In the last few months, I have really come to understand God’s love through his people. This is just another experience that reminded me of God’s plan for my life. I had always lived with my unhealthy spleen. I visited doctors who said it was due to tropical malaria and that the problem would disappear with time. One night in July, when I was alone in my small room that I rented with my brother, it caught up with me and I did not know what to do. I felt more pain than I had ever felt before. My brother was at school and I did not know who to cry to. I endured the pain for the rest of the night until the following morning when I could no longer stand it. I scanned through my brain, then through the contact names in my phone book for someone to call, and my instinct fell on someone I had not even thought about. I hit the button and Anna’s voice was on the other side.

The Bridge2Rwanda people were already doing so much and giving them more of my personal burdens seemed unacceptable to me. Having no other choice, I told Anna (the Director of the Bridge2Rwanda Scholars Program) about the whole situation, and something I did not expect happened. It was around 6:00 am in the morning, but she left her house and came to pick me so she could take me to the emergency room. She came on the directions of a motorcyclist until she reached my place. At that time, I could not be able to express how I felt inside. At the hospital, she stayed with me for most of the day and we were later joined by Mary Claire, our English teacher. Later that evening I was discharged with an appointment to meet a specialist doctor the following day. The following day, Anna and I met the doctor and he said I needed to undergo a bone marrow check up, a painful test, which would help to find out the root cause of my splenomegaly.

Two weeks later, there we were, in the doctor’s office again. He spilled the news that struck my nerves out of my body. He diagnosed me with a blood disorder called Myeloproliferative Disorder, which is in the same family of disorders as leukemia. He explained a lot about the disorder I had tested positive with, and how some people lived long lives with it, but the only word that stayed at the back of my mind was “cancer.” A flashback of my aunt who died of breast cancer a few years ago hit my memories. It was terrible. I knew I was going to follow the same path. While all this went through my minds, I looked at Anna and thought about everything she was sacrificing to stay by my side. I could not take this for granted, so I acted strong and managed to fake a smile. She turned, looked at me and asked me, “How do you feel about all this, Eric?” So much was happening in my mind at this time that I could not actually figure out how I felt. I was confused and did not know what to say. I wrestled with emotions and finally said in a calm voice that I was okay with whatever happened. On the contrary, I actually felt crashed and defeated. How was I going to achieve all I had ever dreamed of? We left the hospital and Anna helped me find the drugs the doctor had prescribed. I then went straight home not knowing what to do next.

That night I tried to sleep but could not. I was lost deep in thought, and decided to read a book. The first book my hand landed on from the pile I had was, “Chicken Soup for the Soul,” which contains a lot of short personal stories. I opened the page whose headline was, “Did the Earth Move For You?” This was a story about Angela, an eleven-year-old girl who was stricken with a debilitating disease involving her nervous system. She was unable to walk and the doctors did not hold out much hope of her ever recovering from the illness. There, lying in her hospital bed, she vowed to anyone who would listen that she was going to move again someday. She worked hard lying there faithfully visualizing herself moving. One day, as she was straining with all her might to imagine her legs moving again, it seemed as though a miracle happened: The bed moved. It began to move around the room! She screamed out, “Look what I’m doing! Look! I can do it! I moved!” Of course, at this moment everyone else in the hospital was screaming too, and running for cover. Equipment was falling and glass was breaking. You see, it was the San Francisco earthquake. But don’t tell that to Angela. She was convinced that she did it. After a few years later, she was back to school on her own two legs.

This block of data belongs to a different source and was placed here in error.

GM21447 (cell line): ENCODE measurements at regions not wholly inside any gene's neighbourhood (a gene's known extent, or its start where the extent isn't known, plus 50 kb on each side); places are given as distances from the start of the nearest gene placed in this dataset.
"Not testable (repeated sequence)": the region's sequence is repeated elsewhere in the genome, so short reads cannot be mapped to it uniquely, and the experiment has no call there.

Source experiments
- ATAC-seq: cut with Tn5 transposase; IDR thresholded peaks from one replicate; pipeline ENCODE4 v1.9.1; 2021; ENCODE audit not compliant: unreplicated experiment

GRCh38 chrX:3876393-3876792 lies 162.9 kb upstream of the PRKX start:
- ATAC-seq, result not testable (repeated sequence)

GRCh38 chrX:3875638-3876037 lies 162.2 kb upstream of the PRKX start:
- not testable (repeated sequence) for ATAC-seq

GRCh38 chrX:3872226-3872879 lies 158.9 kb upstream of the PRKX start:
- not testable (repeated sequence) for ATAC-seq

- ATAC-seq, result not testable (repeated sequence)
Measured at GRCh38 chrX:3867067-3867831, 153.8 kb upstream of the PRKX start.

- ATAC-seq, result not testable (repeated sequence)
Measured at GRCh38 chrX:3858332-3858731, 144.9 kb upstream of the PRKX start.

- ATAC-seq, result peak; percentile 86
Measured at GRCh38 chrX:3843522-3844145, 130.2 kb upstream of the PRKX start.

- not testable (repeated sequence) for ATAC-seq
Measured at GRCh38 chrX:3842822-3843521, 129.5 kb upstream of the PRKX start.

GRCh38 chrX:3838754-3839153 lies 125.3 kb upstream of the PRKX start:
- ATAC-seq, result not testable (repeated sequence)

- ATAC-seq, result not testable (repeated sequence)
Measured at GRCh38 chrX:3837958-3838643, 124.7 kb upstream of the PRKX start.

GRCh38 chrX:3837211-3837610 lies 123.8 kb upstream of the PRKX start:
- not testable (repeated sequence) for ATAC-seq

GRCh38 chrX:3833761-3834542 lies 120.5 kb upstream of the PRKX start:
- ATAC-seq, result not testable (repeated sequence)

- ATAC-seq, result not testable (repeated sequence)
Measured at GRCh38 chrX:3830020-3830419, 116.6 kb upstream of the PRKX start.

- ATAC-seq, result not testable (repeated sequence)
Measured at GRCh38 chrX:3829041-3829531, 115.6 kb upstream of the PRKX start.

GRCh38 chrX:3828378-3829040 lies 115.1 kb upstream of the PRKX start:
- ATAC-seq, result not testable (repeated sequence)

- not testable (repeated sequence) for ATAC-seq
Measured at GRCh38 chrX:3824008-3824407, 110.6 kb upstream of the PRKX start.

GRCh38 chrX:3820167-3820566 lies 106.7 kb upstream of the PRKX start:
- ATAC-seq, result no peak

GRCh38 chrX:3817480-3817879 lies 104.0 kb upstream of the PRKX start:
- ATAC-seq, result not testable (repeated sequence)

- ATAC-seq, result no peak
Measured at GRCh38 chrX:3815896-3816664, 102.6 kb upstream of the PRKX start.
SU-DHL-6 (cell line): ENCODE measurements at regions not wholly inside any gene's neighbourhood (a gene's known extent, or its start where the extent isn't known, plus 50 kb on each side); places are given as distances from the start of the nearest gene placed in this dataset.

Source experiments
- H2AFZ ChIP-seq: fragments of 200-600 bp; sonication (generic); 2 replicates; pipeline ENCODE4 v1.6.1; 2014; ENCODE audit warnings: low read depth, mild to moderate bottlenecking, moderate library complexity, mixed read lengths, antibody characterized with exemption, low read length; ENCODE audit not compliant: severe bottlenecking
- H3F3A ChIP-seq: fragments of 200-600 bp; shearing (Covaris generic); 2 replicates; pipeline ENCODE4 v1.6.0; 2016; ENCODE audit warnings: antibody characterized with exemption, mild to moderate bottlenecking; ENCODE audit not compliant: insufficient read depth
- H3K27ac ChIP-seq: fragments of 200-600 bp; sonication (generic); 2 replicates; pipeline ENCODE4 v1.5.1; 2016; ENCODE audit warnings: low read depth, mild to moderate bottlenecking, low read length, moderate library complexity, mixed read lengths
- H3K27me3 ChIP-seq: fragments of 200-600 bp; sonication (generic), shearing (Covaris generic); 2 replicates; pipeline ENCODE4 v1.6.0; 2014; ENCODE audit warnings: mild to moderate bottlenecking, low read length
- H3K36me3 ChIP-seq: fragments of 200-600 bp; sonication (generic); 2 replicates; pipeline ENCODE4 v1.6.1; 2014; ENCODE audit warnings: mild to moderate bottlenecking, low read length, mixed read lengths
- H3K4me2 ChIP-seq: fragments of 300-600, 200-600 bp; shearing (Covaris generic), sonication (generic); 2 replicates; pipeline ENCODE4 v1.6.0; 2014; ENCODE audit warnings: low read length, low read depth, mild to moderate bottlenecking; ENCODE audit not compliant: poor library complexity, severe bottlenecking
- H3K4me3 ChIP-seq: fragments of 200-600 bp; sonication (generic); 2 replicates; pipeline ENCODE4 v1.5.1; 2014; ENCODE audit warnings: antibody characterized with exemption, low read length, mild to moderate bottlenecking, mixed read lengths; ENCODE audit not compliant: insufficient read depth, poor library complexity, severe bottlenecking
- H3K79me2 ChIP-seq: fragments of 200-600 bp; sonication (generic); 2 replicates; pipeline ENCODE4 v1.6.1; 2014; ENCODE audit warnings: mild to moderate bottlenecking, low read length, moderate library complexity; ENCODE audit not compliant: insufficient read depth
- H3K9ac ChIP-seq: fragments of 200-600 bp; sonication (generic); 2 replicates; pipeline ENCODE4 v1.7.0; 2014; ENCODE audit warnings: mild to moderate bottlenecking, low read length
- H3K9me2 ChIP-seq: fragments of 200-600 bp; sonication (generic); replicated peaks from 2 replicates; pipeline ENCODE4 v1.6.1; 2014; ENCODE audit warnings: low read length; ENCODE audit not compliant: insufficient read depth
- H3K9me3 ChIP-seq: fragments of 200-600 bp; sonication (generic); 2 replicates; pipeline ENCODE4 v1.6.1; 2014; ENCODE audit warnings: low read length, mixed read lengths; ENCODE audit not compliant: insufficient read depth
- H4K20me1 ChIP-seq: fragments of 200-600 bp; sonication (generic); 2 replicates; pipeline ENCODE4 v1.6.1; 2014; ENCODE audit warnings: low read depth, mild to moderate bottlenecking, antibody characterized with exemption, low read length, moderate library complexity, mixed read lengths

This story changed my mood so drastically that I was back at peace with everything around me. I knew that anyone who can shake the earth between San Francisco and Oakland could conquer a disease, can’t they?

All this happened when Richard, our college counselor, was in the USA. He also did everything possible to make sure that I was on the right medication. A few weeks later he came back to Rwanda. When I met him he pulled something from his bag, and said, “I bought this for you when you were not feeling well.” I was so baffled that I couldn’t even say “Thank you.” It was just a t-shirt, but I felt so special. The people I have known for these months have become so close, we are family.

Two months later, when Anna and I went back to the doctor for a checkup, the improvement he found would normally have taken a year. My blood count levels were back to a normal level and my spleen had reduced to half the size it was before. No one was happier for the great news than Anna, who sat in the same chair she was sitting in when I faked a smile a few months earlier. This time I genuinely grinned at her. I was so surprised at knowing that even Dale Dawson, the founder of Bridge2Rwanda, knew about my situation and that he was praying for me. I have come to identify myself as part of the big B2R family, and not just a Scholar. I can never give enough back!